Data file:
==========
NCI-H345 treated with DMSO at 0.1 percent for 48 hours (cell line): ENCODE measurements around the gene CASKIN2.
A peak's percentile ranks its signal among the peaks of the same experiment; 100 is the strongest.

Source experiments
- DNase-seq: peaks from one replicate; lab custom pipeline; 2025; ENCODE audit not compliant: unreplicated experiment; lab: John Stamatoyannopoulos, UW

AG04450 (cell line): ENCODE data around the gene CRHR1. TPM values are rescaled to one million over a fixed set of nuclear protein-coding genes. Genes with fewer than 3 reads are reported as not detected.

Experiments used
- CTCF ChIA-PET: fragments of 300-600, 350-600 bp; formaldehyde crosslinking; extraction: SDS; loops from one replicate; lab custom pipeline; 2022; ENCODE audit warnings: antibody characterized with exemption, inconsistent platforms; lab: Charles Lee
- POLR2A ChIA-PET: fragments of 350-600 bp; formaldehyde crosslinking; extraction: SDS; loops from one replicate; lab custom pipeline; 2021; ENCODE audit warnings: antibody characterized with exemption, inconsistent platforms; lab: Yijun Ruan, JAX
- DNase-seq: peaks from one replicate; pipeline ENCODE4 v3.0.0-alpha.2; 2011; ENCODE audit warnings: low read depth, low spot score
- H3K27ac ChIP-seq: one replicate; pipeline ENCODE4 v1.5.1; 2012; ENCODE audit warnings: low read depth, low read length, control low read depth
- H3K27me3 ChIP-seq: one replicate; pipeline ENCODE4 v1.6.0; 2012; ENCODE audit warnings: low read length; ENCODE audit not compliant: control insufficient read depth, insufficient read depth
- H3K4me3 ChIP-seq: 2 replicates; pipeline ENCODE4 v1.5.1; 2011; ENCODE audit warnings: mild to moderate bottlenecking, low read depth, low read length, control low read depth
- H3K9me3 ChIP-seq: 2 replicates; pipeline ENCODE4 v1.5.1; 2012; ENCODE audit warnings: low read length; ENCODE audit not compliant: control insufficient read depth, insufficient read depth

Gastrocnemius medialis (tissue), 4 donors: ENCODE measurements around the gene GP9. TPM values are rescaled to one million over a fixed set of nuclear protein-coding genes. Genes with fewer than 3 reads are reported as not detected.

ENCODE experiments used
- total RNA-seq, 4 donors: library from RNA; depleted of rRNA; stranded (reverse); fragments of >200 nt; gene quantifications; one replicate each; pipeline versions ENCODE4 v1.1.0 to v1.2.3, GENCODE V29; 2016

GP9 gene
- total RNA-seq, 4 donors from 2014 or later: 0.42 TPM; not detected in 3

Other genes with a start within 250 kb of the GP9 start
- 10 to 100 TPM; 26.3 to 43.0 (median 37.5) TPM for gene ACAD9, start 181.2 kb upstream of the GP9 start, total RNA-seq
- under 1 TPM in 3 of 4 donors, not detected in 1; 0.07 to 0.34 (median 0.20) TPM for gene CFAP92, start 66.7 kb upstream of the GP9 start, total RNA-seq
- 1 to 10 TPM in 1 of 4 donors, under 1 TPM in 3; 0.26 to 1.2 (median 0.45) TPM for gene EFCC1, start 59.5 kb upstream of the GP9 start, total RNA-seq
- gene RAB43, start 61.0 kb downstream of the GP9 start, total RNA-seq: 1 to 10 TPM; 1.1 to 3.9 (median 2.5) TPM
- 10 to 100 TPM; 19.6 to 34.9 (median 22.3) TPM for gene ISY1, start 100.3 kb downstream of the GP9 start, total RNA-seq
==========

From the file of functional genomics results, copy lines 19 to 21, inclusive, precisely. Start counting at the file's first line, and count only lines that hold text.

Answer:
Other genes with a start within 250 kb of the GP9 start
- 10 to 100 TPM; 26.3 to 43.0 (median 37.5) TPM for gene ACAD9, start 181.2 kb upstream of the GP9 start, total RNA-seq
- under 1 TPM in 3 of 4 donors, not detected in 1; 0.07 to 0.34 (median 0.20) TPM for gene CFAP92, start 66.7 kb upstream of the GP9 start, total RNA-seq